Latin America & Caribbean

Brazil media ponder ex-leader Lula's cabinet plans

Composite of Brazilian front pages
Image caption Brazilian papers led with the story

Brazilian media are analysing reports that President Dilma Rousseff has offered her predecessor in office, Luiz Inacio Lula da Silva, a post in the cabinet.

Many comment on the fact that taking a job as a minister could shield Lula from prosecution on recently filed money laundering charges.

Under Brazilian law, cabinet members can only be investigated, charged and tried by the Supreme Court.

A federal judge would therefore not be able to touch Lula should he decide to hear the case.

Escape from prosecution?

Right-leaning magazine Veja reflects this in its headline: "To save Lula from (Judge Sergio) Moro, Dilma's government is on the verge of announcing a super-ministry for the former president".

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Image caption The current president, centre, has been publicly supporting former president Lula, right, in recent days

But centre-right newspaper Estado de Sao Paulo does not think a cabinet post would necessarily protect Lula, pointing out he could still be tried by the Supreme Court.

In its article it quotes Supreme Court Justice Marco Aurelio Mello, who said that there were no guarantees that the Supreme Court would be "benevolent" towards Lula.

Right-leaning O Globo says that Lula's greatest challenge will be to convince the public that he is not just accepting a cabinet post to avoid possible prosecution by Judge Moro.

'Last chance'

Daily newspaper Correio Braziliense argues that having Lula in her cabinet would benefit President Rousseff, who is facing moves to impeach her over allegations she manipulated Brazil's account books to hide a growing deficit.

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Image caption Protesters demanded Dilma Rousseff be impeached during rallies held on Sunday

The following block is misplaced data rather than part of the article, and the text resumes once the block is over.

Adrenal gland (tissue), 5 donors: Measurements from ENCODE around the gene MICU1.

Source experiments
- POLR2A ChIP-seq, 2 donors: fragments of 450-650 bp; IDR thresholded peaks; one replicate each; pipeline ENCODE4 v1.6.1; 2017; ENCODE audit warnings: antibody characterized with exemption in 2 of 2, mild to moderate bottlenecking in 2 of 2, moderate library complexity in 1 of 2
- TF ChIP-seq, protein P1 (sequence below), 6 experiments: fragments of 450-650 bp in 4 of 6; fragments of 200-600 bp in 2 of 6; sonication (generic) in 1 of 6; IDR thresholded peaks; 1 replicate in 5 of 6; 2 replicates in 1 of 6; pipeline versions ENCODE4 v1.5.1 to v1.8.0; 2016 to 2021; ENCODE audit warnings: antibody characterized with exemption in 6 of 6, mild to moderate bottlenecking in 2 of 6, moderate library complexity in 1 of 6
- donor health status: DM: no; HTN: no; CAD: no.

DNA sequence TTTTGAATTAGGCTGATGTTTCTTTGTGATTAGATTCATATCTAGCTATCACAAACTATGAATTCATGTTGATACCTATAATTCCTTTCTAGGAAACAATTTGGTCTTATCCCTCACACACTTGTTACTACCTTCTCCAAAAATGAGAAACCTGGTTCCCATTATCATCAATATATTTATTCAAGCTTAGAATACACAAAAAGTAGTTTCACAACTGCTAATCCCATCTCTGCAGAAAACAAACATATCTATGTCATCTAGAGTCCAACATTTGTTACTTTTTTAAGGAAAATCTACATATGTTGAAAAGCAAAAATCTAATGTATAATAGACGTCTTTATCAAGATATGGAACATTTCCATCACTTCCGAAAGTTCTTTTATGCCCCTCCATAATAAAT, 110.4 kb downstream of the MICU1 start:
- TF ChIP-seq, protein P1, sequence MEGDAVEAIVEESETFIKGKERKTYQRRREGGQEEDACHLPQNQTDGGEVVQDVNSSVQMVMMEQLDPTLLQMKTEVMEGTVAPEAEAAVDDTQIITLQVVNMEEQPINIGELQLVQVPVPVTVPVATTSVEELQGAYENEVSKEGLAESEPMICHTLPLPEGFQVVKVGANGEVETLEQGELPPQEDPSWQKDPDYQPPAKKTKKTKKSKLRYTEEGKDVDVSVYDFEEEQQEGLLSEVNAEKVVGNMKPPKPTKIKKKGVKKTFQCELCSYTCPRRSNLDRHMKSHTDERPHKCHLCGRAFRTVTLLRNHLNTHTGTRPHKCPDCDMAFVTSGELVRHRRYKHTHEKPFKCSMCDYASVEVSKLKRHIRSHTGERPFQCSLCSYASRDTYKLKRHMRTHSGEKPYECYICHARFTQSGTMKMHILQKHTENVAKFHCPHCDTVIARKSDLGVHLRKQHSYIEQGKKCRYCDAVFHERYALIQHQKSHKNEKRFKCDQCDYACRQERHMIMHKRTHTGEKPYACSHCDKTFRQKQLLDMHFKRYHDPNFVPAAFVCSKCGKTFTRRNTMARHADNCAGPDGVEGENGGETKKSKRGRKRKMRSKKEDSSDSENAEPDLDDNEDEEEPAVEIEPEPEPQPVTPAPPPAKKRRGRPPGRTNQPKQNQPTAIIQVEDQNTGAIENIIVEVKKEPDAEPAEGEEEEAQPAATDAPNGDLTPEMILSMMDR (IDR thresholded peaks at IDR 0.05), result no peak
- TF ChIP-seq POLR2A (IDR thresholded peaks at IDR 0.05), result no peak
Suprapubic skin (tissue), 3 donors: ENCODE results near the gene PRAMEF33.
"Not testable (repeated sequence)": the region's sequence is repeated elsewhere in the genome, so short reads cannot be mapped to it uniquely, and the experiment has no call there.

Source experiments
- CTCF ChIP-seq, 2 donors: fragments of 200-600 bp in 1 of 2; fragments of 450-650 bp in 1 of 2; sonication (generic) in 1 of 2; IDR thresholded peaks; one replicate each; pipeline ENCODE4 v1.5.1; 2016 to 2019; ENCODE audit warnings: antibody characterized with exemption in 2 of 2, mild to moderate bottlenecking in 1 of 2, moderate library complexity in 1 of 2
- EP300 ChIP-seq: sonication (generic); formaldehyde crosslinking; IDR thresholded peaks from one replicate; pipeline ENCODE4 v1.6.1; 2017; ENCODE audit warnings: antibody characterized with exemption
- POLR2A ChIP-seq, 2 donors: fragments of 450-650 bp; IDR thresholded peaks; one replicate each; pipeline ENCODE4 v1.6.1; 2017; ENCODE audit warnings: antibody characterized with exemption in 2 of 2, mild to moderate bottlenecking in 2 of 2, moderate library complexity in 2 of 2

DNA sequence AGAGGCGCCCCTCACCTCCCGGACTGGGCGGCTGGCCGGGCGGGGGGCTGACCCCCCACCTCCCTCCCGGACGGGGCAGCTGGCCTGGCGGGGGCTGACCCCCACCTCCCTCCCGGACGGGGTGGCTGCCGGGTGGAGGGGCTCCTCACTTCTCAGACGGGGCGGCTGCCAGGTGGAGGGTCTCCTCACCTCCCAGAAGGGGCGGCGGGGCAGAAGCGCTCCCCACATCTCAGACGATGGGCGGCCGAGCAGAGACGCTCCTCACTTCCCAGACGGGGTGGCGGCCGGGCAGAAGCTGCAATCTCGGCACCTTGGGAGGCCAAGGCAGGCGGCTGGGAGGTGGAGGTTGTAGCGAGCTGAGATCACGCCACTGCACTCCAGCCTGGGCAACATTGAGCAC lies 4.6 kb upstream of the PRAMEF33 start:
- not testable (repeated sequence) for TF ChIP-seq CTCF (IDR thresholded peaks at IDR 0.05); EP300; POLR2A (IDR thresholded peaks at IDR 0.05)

Its headline reads: "Lula is the last chance for President Dilma to escape impeachment".

It argues that Lula could use his influence with members of Congress to get enough of them to vote against impeachment.

Centre-right newspaper Folha de Sao Paulo thinks that Lula will drive a hard bargain and demand guarantees that the government's economic policy will change before he accepts a cabinet post.

Brazilians have been expressing their views on Twitter. Several hashtags have emerged reflecting the deep divisions among them.

The most popular have been #LulaMinistro (Lula Minister), #ForaDilma ("Dilma Out") and, in reference to Judge Moro, #Somostodosmoro (We are all Moro).

Twitter user Roberto Silveira (@btpsilveira) welcomed reports of Lula's possible new post, alluding to what some see as a right-wing campaign against the former leader: "#LulaMinistro because we have to respond intelligently to brutality and fascism".

Guily (@guibomeny), on the other hand, was critical of the planned move to make Lula a minister.

Guily tweeted BBC World and BBC News saying: "The most corrupt man in the world will receive a ministry to escape justice! I'm so ashamed of my country! #lulaNaCadeia" (Lula in prison).

BBC Monitoring reports and analyses news from TV, radio, web and print media around the world. You can follow BBC Monitoring on Twitter and Facebook.

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